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The lake at the southern border between Ontario and Quebec. Photo by Petra Rethmann

Attuning Our Senses

Bringing sensorial attention to the world around opens us up to the presence of others: humans, non-humans, other-than-humans. Dr Petra Rethmann publishes multimedia essay on sensorial attunement, which is the seventh piece in the 2020 Visions: Imagining (Post-) COVID Worlds series, which aims to reflect on the uneven impacts of the “pandemic year” and to consider new futures that might be made possible in its wake. Series editors: Weishun Lu, Juniper Lewis, Richelle Wilson, and Addie Hopes. Edge Effects is a digital magazine about environmental issues produced by graduate students at the Center for Culture, History, and Environment (CHE), a research center within the Nelson Institute for Environmental Studies at the University of Wisconsin–Madison.

May 07, 2021

Excerpt from the text:

"In asking us to look around rather than ahead, anthropologists, biologists, historians, and Indigenous and literary scholars have started to point to the significance of listening to help cultivate new perspectives. For example, David Haskell, whom I’ve mentioned before, incorporates practices from meditation to connect with the life that goes on in a small patch of old-growth-forest in Tennessee. I, too, learned from meditation, especially those associated with the collected concentration practices accentuated in zen. Here I find the feeling-listening practice taught by Martine Batchelor especially helpful. Feeling-listening recognizes that there is a tonality to our feelings, and that atmospheres and moods are marked by tones, vibes, and sounds. Exterior stimuli weave themselves into interior senses, emotions, and thoughts. There is no discrete boundary between what we habitually call the environment, our consciousness, and our senses."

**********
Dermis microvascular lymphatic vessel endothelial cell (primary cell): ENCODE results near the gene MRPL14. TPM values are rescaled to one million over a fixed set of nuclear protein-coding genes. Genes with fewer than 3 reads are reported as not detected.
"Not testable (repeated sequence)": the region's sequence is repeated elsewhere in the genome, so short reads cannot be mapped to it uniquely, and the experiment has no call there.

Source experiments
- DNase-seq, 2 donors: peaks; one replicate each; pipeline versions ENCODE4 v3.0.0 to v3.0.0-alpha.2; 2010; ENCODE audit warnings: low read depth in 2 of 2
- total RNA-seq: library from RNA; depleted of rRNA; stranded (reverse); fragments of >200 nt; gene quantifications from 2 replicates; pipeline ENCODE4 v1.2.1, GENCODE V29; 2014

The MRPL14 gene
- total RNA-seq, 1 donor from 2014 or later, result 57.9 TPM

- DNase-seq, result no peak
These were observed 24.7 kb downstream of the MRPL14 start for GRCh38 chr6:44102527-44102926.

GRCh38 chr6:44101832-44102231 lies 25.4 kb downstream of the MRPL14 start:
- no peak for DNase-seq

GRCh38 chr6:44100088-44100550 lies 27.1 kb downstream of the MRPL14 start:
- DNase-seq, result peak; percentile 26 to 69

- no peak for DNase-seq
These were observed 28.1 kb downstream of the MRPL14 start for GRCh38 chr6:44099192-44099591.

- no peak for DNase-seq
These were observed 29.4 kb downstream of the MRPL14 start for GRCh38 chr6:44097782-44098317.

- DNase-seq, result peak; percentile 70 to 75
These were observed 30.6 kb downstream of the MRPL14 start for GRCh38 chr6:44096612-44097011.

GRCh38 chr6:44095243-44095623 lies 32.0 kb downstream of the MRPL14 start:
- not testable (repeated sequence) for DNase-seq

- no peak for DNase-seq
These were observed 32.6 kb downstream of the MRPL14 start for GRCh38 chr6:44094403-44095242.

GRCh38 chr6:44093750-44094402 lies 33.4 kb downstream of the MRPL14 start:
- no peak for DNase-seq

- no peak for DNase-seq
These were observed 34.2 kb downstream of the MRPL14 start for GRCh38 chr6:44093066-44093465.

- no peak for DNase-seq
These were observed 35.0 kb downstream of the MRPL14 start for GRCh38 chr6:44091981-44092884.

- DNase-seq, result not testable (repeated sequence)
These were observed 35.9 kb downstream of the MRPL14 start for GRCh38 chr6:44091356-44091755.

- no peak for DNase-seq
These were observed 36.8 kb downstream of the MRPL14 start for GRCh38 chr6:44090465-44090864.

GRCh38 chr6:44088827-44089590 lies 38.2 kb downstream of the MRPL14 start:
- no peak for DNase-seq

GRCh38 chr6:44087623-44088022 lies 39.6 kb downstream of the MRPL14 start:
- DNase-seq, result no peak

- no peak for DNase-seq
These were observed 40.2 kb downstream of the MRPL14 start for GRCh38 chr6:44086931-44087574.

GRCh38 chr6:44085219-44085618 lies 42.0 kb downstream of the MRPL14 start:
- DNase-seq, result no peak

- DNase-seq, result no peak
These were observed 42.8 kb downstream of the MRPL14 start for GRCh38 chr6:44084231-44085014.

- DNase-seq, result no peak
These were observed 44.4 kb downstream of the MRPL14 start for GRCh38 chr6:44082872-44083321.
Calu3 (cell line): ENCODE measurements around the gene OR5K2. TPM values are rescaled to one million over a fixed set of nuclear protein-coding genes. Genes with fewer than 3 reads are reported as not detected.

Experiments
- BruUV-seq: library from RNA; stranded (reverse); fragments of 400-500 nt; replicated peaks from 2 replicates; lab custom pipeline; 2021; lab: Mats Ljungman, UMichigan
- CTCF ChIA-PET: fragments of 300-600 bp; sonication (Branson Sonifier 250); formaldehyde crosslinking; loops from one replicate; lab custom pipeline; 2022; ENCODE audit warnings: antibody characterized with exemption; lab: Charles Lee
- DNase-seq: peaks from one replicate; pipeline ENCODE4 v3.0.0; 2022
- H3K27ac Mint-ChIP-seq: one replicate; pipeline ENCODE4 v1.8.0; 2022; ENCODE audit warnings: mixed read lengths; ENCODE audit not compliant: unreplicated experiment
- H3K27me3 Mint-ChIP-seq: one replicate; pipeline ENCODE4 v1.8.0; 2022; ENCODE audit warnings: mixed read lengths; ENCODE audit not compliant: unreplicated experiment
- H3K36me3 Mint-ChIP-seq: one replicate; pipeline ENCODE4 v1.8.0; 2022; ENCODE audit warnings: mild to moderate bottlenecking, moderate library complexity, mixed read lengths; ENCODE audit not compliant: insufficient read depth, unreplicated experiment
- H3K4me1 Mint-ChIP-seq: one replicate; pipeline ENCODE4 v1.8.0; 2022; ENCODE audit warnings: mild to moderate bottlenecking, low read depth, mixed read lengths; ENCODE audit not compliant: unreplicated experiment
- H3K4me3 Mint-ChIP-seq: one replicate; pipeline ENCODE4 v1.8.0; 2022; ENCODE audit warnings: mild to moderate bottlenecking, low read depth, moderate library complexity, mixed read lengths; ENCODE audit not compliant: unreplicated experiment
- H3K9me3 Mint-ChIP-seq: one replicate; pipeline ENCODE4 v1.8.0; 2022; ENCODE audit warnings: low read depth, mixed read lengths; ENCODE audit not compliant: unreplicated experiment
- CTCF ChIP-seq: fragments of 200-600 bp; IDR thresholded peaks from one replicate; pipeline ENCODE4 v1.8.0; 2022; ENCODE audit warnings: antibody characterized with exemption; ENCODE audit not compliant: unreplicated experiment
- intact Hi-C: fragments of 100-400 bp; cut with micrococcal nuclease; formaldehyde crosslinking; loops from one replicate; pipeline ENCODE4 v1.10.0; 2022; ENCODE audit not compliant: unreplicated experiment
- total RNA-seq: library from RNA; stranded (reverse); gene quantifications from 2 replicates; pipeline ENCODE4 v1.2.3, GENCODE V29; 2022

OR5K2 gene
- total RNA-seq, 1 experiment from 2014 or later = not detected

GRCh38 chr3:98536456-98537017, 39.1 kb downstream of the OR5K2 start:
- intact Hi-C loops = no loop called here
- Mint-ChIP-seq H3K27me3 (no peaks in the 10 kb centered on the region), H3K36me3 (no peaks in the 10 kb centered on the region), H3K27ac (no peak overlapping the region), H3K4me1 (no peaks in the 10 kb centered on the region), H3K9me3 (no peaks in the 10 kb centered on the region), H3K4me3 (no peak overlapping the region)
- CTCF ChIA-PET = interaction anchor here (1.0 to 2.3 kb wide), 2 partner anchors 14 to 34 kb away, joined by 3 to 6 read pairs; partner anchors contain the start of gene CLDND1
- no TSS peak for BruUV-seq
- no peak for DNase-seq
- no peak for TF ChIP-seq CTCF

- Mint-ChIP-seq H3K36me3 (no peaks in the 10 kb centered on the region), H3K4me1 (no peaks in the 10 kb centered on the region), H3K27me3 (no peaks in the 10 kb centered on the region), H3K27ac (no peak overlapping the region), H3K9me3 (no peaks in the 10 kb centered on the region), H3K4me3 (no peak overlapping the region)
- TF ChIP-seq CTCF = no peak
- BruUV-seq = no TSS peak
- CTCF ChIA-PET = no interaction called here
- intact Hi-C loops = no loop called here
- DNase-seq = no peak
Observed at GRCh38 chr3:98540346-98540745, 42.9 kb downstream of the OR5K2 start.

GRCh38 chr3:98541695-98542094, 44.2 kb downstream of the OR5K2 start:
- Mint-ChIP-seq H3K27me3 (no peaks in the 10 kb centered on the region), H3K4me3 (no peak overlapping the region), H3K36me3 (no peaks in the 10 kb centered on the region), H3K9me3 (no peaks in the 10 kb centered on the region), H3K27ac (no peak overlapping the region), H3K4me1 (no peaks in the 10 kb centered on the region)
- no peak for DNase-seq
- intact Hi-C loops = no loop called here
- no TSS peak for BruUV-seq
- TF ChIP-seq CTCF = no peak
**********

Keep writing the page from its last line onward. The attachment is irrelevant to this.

View the full piece here